Friday, March 07, 2008

The New Italian Lectionary: the debate heats up

Illustration by Margareth Dorigatti in the Lectionary where it accompanies the readings for Epiphany in year C.

Detail from the cover of the Lectionary. The artist is Mimmo Paladino.

The Italian bishops' conference, CEI approved a new liturgical lectionary that went into use last Advent.

The new Lectionary was illustrated by thirty contemporary artists, with their more or less abstract styles, instead of with the masterpieces of the figurative art of past centuries, as was done – for example – for the new Compendium of the Catechism of the Catholic Church.

The Lectionary has been the subject of strong criticism from the start. Many do not like the images as too "modern," too "abstract."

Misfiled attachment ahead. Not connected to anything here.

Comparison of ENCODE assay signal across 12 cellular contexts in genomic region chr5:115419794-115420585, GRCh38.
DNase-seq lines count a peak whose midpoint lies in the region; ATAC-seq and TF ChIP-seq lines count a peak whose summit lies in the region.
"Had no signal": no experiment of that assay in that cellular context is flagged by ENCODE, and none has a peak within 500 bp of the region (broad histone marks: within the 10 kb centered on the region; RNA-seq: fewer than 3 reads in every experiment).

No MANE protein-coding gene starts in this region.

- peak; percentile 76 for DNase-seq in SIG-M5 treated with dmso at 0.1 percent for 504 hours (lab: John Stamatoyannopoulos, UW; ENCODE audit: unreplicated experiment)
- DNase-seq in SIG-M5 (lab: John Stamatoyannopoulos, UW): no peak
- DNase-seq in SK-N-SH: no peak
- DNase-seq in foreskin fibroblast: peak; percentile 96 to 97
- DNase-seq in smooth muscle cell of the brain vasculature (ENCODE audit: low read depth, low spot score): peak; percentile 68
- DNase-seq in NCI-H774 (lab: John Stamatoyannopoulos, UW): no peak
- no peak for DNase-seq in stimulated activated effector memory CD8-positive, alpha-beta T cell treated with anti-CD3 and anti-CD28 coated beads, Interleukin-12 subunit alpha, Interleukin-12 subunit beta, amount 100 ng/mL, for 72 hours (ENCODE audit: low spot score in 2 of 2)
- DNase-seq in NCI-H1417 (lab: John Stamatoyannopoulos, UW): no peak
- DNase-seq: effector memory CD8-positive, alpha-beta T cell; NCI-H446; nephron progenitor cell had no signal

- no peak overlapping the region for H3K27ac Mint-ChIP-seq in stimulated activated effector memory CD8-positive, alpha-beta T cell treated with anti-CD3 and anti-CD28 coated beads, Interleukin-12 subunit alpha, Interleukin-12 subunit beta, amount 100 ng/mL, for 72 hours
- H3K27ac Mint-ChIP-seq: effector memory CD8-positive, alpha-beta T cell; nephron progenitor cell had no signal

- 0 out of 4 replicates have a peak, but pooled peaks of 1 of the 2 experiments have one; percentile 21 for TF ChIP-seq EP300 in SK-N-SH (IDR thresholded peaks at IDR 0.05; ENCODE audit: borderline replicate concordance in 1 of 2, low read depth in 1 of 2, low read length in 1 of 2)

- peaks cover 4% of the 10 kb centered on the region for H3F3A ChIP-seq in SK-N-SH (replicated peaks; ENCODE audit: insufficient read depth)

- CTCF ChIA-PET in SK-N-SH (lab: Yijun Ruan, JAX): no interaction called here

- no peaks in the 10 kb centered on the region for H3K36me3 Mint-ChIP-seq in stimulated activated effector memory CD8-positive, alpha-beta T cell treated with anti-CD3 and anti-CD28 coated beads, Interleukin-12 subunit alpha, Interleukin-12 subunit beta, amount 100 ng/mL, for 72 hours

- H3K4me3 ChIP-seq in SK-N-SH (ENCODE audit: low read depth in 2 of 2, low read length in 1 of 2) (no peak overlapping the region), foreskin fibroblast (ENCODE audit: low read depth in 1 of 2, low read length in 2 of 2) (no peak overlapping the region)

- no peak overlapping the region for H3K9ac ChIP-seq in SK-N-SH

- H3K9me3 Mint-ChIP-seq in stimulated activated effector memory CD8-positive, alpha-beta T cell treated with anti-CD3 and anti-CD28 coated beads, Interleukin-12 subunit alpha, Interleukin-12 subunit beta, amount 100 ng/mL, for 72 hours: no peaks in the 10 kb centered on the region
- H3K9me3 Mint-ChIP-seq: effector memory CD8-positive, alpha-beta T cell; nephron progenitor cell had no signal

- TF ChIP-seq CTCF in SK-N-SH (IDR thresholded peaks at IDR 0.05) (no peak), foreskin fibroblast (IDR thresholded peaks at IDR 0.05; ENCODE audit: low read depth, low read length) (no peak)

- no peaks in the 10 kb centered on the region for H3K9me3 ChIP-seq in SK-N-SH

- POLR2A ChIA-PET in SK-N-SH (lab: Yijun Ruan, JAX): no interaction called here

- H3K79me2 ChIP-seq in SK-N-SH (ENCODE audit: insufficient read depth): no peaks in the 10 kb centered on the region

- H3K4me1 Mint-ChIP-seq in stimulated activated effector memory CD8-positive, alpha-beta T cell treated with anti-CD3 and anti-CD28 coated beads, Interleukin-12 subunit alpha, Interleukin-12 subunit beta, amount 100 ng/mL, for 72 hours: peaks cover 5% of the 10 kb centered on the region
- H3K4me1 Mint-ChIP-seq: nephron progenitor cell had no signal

Some pastors have reacted in a drastic way: by tearing the illustrated pages from the Lectionary.

Sandro Magister presents the pros and cons of the new lectionary.

Fr. Timothy Verdon, an American, a professor at Princeton University but also the director, in Florence, of the diocesan office for catechesis through art defends the works of the modern artists that accompany the passages from the Sacred Scriptures. Professor Pietro De Marco, Professor of the sociology of religion at the University of Florence and at the Theological Faculty of Central Italy, severely criticizes both the artists and the patrons.

Then in "Abstract Art, Too, Can Help Explain the Scriptures" Archbishop Giuseppe Betori and secretary of the CEI wrote to www.chiesa to defend the new Lectionary for the Sunday Masses, illustrated by contemporary painters. "It is the tearing down of a wall, the overcoming of a lack of dialogue between today's art and the Church"